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(Torah Portion Naso) On a Slant!

In this week’s Parsha the Kohanim are commanded to bless the congregation with the Priestly blessings. In Israel the Priestly blessings are given each day, however our custom in the Diaspora is that it is only said during the Mussaf service on the five major holidays of the year. This blessing has fifteen words and is bestowed by the Kohanim when they ascend the platform in front of the synagogue.

The Kohanim spread their fingers and raise and stretch their hands out towards the congregation in a special way while proclaiming the blessings. The Kohanim recite a blessing regarding their command and sanctification to bestow theses blessings upon the congregation, and then the Chazan pronounces the first word of the blessing and the Kohanim respond in unison. This pattern repeats itself until the Kohanim proclaim the last blessing, Shalom – peace.

Interestingly we recite the words of the Priestly blessing each day in our daily prayers immediately after we recite our personal blessings over our unique privilege of studying the Torah.

Perhaps the connection between the priestly blessing and the Torah blessing, is because our sages tell us that Torah scholars increase peace in the world with their study and application of Torah, therefore it is a most appropriate time to recite the priestly blessing which concludes with the word Shalom – peace.

There is another instance within our prayers where we see a connection between Torah study and the Priestly blessing. The blessing the Kohanim recite before they bless the congregation ends with “and You commanded us to bless Your Nation with love.” The blessing we recite immediately prior to our proclamation of the Shema speaks about our special connection to G-d and His Torah; this blessing also ends with the word Be’ahava – with love.

These two matches between the Priestly blessing and our study of Torah demonstrate to us that both effective blessing, and success and appreciation of Torah study must be performed with a feeling of love and endearment. This will bring an aura of Shalom – peace.

The blessings of Shalom are most relevant within our homes. The status of having peace in one’s home, between spouses and children is commonly termed as Shalom Bayis – peace reigning in the home.

During a class I was presenting, a gentleman asked, “Why are Mezzuzos affixed on a slant and not upright?”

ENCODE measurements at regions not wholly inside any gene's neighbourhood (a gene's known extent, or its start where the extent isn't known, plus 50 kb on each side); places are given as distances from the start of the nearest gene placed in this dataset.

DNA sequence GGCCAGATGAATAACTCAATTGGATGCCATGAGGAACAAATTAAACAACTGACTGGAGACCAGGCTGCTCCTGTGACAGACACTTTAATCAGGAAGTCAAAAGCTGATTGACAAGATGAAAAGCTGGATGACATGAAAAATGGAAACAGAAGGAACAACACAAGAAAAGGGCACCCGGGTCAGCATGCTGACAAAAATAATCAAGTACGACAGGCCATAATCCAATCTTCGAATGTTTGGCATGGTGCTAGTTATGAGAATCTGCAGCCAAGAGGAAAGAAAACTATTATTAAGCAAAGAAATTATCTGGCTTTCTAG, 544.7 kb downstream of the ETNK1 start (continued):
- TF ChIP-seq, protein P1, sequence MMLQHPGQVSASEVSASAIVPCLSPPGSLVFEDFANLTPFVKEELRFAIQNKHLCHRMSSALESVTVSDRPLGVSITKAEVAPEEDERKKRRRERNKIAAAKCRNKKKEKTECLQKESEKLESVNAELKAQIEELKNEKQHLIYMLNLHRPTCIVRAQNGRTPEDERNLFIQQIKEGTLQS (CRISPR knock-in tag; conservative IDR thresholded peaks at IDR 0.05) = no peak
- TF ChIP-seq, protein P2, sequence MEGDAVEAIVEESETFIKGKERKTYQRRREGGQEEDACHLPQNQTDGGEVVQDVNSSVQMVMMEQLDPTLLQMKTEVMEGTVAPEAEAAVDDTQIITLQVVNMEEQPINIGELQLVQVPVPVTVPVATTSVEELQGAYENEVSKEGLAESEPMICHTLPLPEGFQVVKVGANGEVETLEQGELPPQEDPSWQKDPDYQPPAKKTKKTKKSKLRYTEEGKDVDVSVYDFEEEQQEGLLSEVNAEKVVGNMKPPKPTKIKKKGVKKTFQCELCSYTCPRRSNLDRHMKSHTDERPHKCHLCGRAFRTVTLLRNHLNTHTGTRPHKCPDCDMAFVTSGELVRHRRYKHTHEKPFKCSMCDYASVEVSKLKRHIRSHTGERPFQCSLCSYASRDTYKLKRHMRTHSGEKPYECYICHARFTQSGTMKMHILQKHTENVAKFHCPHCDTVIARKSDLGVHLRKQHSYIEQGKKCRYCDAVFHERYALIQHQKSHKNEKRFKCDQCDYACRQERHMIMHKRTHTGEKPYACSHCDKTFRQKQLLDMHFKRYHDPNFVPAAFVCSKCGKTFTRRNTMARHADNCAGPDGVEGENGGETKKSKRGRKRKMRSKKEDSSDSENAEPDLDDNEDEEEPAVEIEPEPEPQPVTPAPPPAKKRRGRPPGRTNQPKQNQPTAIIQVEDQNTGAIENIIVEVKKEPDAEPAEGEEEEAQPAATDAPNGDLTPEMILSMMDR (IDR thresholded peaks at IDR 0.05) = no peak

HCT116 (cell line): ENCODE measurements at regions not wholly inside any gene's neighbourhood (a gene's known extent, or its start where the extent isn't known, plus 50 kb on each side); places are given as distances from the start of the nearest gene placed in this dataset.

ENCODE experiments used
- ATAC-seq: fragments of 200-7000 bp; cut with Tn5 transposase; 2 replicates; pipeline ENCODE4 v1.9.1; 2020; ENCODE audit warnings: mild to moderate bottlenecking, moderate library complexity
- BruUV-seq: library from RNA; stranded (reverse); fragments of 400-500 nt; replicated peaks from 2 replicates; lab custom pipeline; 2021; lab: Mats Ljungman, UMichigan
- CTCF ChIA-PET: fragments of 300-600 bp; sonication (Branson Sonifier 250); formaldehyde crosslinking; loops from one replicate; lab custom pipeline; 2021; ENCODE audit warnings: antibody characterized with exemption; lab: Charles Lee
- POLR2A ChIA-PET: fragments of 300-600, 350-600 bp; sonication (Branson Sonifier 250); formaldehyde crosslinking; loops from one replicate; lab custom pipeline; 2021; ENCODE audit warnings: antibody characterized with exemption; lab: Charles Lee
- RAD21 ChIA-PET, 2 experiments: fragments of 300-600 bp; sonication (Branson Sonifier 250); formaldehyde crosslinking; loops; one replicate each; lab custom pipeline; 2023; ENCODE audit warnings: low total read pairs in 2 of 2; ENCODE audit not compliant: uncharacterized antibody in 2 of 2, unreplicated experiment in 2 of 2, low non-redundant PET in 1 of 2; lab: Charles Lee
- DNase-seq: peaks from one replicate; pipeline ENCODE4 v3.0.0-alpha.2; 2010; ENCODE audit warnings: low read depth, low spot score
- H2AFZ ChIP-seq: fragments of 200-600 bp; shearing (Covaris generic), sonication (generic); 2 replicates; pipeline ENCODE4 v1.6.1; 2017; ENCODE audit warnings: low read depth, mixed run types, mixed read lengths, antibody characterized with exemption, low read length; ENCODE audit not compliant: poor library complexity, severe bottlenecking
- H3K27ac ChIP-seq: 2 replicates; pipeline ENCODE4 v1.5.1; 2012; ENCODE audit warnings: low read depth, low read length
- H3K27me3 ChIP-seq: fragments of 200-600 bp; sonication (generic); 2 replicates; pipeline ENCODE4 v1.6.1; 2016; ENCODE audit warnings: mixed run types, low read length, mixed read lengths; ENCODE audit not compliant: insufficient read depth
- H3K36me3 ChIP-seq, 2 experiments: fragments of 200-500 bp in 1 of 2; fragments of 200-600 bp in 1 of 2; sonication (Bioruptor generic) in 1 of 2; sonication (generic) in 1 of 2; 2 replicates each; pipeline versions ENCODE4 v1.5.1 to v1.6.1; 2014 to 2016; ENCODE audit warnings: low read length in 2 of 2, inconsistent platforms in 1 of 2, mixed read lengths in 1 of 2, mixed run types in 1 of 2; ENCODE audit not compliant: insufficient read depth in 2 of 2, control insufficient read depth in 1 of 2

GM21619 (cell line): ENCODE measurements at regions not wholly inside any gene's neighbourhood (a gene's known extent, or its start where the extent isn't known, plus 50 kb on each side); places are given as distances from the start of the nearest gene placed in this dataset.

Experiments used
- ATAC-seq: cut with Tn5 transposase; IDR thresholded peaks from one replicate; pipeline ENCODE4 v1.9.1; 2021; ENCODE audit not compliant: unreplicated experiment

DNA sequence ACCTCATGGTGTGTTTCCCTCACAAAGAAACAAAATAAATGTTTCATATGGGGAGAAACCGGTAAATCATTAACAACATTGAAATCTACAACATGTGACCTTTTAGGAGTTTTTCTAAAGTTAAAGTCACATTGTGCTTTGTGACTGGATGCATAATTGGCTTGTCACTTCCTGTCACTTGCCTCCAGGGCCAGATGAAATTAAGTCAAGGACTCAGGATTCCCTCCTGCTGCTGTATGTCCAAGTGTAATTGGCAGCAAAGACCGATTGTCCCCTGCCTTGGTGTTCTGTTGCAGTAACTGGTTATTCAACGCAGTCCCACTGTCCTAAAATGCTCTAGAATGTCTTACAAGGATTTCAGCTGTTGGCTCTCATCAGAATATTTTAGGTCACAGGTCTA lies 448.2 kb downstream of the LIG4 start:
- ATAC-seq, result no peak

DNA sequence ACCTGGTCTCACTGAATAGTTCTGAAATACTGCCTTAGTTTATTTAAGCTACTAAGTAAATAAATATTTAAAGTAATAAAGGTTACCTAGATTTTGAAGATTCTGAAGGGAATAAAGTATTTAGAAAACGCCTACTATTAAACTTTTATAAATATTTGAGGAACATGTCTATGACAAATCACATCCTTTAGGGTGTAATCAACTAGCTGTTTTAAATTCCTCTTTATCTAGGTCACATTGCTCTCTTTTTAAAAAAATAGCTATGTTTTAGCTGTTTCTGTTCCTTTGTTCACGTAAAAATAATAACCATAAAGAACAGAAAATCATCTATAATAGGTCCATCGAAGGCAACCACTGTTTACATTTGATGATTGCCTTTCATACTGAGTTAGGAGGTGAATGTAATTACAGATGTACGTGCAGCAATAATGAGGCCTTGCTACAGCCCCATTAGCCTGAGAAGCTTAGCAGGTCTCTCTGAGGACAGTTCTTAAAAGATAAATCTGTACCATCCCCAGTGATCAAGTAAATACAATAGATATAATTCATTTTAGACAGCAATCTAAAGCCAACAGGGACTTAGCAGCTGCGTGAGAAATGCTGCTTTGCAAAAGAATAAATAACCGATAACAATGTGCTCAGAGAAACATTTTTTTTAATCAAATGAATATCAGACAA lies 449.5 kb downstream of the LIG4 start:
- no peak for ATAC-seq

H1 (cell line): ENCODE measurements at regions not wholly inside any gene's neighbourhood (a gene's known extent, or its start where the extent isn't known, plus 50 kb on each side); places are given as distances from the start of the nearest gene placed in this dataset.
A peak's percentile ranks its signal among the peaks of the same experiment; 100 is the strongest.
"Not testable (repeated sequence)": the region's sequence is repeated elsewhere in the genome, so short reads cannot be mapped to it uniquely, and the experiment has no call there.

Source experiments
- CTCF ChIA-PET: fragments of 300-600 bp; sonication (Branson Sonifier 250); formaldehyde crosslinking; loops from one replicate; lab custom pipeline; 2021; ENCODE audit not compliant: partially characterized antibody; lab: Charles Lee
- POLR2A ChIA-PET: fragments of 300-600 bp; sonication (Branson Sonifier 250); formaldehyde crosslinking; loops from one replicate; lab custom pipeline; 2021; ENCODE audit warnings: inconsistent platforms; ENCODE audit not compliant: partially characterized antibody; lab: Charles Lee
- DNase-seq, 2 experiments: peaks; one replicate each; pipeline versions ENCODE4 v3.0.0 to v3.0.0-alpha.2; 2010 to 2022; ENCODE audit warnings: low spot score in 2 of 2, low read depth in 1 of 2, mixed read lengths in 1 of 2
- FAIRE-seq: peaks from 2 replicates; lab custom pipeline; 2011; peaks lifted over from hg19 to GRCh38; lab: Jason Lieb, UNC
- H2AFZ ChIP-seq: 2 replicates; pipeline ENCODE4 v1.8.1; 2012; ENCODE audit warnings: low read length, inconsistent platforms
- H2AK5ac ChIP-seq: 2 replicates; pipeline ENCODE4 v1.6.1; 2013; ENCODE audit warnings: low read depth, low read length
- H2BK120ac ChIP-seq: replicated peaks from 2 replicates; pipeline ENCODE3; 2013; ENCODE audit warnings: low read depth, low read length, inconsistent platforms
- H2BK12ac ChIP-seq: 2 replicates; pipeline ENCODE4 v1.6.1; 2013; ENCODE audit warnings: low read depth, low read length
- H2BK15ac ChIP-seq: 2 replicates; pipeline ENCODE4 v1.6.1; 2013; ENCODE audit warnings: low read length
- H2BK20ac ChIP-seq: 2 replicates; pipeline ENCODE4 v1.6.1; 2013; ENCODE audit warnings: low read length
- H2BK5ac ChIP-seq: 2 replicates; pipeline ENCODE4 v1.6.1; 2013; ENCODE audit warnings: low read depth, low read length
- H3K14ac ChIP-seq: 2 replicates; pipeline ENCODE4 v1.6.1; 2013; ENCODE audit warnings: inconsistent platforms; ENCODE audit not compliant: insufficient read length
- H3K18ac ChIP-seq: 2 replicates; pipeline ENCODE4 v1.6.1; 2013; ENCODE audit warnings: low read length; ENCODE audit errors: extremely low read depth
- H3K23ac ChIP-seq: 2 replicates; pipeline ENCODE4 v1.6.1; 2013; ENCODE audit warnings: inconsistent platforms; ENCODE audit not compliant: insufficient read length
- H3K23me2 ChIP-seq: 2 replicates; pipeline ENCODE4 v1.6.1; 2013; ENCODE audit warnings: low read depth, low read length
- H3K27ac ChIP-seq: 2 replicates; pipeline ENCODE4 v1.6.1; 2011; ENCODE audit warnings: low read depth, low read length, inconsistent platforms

I explained that there are two opinions regarding the correct positioning of the Mezuzah case and the scroll within. One opinion is that the Mezuzah is to be placed upright whereas the other opinion holds that a Mezuzah should lay flat.

The Halachic ruling of Rabbi Moshe Isserlish, known as the Rema - the Ashkenazic codifier of Jewish Law, is to compromise between the two opinions and affix the Mezuzza on a slant, with the top part of the Mezzuzah slanted towards the room that one is entering on the right doorpost.

This situation where a compromise, which seemingly does not satisfy either opinion completely is the practical law, leads us to the following insight which gives us an additional appreciation of the Mitzvah of Mezuzah:

The Mezuzah is the first article that a person encounters before entering his home. A Mezuzah is akin to a Torah Scroll for it contains the name of G-d many times, and it serves to set the tone of the Jewish home.

Although it is not written that way in the Mezuzah, one of G-d’s names is, Shalom – peace, referring to G-d’s love of peace. We all know the importance of Shalom Bayis – peace and tranquility, in the home. There are times when there are differences of opinion and outlook between husband and wife, children, in-laws, etc.

The Rema’s ruling that a Mezuzah is placed on a slant reminds a person of the ultimate goal. When entering his home, he is to maintain the balance of Shalom; to listen to the other opinion and to be open to compromise in order to maintain the blessing of Shalom within the home.

The Talmud teaches us that the vessel and conduit that G-d uses to infuse His boundless blessings upon us is where Shalom is achieved, resides and prevails!

Wishing you a most enjoyable and uplifting Shabbat!

Rabbi Dovid Saks